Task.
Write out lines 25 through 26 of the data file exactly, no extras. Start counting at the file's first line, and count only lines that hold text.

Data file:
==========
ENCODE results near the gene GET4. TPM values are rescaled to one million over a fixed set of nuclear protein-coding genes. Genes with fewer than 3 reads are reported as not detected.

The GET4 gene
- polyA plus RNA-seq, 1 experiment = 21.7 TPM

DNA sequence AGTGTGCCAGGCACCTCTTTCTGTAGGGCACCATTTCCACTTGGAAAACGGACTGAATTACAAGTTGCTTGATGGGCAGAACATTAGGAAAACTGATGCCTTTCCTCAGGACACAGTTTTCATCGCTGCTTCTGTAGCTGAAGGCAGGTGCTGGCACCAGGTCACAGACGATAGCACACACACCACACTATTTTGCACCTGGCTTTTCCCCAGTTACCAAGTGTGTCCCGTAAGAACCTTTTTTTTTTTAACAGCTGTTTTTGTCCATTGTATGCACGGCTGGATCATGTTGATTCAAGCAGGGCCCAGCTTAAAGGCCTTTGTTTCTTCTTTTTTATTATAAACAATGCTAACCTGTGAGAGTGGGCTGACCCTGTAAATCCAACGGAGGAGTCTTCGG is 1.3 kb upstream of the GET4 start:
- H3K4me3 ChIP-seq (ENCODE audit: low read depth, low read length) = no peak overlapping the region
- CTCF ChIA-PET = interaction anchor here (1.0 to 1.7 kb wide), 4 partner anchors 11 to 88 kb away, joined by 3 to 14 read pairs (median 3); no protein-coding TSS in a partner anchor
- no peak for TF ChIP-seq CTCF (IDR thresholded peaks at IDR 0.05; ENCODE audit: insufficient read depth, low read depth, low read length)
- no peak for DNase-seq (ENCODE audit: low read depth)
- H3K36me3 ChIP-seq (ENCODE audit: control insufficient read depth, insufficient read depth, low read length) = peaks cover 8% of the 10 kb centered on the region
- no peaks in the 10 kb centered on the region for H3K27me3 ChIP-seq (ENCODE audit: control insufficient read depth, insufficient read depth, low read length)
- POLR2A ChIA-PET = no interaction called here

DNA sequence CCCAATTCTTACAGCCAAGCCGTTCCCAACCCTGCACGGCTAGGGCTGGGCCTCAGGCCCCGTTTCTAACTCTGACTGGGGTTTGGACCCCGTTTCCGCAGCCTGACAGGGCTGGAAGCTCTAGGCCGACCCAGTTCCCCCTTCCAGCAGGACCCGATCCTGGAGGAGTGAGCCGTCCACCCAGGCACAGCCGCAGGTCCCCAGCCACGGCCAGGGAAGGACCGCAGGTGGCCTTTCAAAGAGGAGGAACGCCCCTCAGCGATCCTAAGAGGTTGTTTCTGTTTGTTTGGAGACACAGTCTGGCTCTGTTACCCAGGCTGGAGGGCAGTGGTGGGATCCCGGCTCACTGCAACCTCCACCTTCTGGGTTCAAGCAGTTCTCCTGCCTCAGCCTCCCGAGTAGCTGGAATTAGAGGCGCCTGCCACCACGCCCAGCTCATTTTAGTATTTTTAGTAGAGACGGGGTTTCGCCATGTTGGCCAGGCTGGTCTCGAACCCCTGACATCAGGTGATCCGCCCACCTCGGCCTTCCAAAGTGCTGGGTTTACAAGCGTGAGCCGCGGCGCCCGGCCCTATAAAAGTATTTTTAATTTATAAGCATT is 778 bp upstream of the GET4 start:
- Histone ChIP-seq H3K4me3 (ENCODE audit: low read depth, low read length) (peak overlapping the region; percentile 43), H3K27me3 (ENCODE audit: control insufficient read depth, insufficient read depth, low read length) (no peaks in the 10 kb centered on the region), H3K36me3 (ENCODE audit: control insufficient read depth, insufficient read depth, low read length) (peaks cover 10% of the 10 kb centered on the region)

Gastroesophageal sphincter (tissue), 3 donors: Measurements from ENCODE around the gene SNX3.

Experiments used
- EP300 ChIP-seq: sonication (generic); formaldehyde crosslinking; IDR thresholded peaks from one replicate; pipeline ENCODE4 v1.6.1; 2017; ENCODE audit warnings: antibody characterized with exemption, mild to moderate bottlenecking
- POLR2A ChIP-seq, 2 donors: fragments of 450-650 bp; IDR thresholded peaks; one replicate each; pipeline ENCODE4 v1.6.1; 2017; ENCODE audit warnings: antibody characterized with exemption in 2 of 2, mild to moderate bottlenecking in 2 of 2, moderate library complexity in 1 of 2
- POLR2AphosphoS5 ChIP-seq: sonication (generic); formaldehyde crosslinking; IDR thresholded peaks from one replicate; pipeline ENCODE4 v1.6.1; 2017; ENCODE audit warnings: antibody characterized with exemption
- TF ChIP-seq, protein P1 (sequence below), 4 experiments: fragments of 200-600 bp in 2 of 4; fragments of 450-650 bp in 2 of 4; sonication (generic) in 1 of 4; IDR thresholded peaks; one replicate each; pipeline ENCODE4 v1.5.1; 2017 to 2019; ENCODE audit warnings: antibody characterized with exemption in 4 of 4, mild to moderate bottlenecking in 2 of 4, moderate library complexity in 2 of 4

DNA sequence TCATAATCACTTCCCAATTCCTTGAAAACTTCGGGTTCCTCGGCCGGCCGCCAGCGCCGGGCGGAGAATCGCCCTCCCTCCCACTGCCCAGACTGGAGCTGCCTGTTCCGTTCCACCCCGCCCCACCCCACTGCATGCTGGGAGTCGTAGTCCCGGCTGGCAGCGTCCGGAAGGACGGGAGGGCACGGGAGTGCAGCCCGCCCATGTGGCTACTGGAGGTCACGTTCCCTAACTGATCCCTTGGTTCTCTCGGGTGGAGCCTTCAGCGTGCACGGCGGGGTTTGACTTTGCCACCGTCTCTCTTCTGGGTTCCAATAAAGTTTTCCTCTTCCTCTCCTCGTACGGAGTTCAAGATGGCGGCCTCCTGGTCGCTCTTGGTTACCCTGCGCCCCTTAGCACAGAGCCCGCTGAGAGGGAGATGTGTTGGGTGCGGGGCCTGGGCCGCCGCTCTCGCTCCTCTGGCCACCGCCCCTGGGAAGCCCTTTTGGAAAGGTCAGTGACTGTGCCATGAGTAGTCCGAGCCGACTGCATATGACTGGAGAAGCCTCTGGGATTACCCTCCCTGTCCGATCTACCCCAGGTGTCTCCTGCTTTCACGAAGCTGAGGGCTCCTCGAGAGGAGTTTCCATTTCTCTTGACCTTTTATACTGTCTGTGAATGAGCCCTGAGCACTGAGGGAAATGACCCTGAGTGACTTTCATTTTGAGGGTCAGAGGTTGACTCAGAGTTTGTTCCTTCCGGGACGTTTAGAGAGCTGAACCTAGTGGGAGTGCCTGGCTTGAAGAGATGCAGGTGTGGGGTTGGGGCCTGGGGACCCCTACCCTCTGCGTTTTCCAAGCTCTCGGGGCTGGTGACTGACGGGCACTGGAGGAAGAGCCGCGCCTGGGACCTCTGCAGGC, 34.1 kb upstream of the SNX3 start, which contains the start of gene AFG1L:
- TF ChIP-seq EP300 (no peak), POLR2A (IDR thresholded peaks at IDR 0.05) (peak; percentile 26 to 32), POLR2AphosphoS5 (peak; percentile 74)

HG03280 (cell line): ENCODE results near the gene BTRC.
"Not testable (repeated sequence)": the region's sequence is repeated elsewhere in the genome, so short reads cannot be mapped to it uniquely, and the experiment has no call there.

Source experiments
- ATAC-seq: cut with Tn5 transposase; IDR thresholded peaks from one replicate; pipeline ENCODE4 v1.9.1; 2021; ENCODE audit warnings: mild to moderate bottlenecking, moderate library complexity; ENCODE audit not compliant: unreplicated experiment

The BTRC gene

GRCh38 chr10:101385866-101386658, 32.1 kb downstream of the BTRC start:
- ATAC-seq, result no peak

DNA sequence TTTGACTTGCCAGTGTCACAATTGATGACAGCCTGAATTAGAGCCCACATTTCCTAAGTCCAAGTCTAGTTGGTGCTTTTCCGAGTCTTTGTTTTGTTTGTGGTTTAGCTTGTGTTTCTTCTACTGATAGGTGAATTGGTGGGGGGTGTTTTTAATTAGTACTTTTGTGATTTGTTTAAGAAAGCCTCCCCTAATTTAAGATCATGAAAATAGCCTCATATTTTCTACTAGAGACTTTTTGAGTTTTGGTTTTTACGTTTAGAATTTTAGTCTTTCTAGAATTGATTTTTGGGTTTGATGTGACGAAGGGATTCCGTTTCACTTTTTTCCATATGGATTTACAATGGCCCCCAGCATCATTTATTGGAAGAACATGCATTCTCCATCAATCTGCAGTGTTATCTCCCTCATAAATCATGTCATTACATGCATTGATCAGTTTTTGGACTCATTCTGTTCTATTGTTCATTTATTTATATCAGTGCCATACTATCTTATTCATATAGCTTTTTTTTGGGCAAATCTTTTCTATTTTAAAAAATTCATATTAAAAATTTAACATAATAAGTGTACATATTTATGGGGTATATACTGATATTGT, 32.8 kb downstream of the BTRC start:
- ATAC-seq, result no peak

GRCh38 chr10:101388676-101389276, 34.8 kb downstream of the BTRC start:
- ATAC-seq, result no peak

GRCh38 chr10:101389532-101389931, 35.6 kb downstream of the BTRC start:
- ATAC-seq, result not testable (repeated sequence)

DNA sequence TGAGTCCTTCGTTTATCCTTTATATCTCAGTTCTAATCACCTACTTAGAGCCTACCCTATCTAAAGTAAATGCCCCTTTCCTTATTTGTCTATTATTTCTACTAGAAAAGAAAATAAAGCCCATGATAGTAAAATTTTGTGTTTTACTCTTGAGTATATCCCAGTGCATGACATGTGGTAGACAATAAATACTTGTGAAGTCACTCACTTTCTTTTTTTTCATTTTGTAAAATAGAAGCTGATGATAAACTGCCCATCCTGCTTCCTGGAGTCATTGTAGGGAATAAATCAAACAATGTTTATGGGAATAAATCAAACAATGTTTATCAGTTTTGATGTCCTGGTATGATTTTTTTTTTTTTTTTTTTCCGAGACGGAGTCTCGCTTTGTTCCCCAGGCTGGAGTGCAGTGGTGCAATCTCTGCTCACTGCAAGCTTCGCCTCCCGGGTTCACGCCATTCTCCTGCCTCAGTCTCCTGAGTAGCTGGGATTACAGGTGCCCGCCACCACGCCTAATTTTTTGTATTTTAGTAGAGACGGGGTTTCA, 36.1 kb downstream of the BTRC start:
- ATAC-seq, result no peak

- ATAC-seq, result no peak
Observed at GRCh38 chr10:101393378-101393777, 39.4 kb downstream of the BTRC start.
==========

- ATAC-seq: cut with Tn5 transposase; IDR thresholded peaks from one replicate; pipeline ENCODE4 v1.9.1; 2021; ENCODE audit warnings: mild to moderate bottlenecking, moderate library complexity; ENCODE audit not compliant: unreplicated experiment

The BTRC gene